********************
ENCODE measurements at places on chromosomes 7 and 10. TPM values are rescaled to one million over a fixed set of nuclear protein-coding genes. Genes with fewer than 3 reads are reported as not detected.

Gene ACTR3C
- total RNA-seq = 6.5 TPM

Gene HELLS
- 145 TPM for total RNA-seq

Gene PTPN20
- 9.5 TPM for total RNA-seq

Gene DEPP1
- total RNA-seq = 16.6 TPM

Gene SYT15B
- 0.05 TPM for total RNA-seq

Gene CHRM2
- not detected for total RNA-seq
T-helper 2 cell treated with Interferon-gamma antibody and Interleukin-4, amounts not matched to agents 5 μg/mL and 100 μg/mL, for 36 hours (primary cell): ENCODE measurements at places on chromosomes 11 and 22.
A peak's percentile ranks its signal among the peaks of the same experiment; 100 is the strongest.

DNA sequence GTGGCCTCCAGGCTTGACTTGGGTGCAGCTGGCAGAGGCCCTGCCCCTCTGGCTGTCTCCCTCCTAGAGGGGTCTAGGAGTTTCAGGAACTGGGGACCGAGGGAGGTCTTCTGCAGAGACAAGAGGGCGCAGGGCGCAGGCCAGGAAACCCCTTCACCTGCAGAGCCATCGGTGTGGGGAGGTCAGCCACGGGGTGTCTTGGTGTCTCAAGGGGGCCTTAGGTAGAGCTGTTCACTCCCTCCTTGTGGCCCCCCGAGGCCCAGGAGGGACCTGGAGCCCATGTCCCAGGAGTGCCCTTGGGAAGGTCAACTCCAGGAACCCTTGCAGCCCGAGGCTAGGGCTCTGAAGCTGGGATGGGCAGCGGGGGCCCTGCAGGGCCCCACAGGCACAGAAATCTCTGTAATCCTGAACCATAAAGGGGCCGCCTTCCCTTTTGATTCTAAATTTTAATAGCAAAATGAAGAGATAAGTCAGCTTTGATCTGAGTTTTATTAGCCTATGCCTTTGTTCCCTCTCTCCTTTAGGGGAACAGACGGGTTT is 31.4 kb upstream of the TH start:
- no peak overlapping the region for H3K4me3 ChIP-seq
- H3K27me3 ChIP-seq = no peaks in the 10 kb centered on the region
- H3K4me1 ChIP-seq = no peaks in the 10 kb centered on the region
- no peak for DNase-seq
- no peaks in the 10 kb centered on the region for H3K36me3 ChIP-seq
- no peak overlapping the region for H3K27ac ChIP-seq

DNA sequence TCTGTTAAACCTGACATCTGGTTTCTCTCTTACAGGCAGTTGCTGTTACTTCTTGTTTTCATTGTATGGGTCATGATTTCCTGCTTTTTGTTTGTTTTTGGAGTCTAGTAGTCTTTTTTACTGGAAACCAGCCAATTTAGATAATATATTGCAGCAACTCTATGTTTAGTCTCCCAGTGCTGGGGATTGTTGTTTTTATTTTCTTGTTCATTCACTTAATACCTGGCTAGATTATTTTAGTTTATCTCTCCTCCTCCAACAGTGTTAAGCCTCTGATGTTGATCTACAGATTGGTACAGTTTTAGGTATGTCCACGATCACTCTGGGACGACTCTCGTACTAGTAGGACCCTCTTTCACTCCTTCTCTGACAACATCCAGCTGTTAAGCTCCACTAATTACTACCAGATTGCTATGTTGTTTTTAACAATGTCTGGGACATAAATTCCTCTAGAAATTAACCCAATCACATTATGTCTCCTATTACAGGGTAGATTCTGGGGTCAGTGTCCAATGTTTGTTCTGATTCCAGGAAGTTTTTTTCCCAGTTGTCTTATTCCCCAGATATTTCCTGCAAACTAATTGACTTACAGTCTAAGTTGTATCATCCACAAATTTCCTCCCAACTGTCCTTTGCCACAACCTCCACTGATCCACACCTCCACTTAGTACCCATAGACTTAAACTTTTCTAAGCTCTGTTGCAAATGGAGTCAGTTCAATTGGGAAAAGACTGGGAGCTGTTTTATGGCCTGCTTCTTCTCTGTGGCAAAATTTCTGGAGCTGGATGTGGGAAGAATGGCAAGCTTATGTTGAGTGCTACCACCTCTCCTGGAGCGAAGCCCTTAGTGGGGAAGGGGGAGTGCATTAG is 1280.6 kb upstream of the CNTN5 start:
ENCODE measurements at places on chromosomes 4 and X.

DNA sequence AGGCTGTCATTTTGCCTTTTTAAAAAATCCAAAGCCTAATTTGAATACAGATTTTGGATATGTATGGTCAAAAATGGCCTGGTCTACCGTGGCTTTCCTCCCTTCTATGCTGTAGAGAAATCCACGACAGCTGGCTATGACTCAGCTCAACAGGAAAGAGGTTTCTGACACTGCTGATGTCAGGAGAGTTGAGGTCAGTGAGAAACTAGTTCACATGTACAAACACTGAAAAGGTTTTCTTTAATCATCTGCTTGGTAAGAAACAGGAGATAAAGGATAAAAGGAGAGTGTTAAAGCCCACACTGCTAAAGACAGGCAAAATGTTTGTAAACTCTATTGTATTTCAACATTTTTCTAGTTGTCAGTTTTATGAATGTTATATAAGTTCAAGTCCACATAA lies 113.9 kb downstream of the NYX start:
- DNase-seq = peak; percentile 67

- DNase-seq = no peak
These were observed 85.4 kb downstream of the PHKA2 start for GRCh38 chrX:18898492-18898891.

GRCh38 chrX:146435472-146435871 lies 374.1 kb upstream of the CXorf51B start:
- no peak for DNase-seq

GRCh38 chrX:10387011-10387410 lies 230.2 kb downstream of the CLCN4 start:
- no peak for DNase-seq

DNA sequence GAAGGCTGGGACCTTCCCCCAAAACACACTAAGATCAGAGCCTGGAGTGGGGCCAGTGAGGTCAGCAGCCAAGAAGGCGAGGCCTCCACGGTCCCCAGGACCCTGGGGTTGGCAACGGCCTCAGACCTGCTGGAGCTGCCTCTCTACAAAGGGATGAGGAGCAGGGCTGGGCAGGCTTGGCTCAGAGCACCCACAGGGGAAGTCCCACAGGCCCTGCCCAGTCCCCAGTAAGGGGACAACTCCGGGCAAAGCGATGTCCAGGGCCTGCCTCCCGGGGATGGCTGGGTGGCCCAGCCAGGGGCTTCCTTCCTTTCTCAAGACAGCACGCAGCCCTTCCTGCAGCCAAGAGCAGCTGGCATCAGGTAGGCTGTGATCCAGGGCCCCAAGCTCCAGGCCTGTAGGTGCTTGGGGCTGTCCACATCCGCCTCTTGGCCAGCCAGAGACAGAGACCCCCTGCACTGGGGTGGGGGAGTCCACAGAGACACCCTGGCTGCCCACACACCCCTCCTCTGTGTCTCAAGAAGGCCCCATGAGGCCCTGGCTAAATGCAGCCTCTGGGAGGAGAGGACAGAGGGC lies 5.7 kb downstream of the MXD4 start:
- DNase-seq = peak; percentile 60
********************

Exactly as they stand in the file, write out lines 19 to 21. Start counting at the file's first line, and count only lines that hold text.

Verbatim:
- H3K4me1 ChIP-seq = no peaks in the 10 kb centered on the region
- no peak for DNase-seq
- no peaks in the 10 kb centered on the region for H3K36me3 ChIP-seq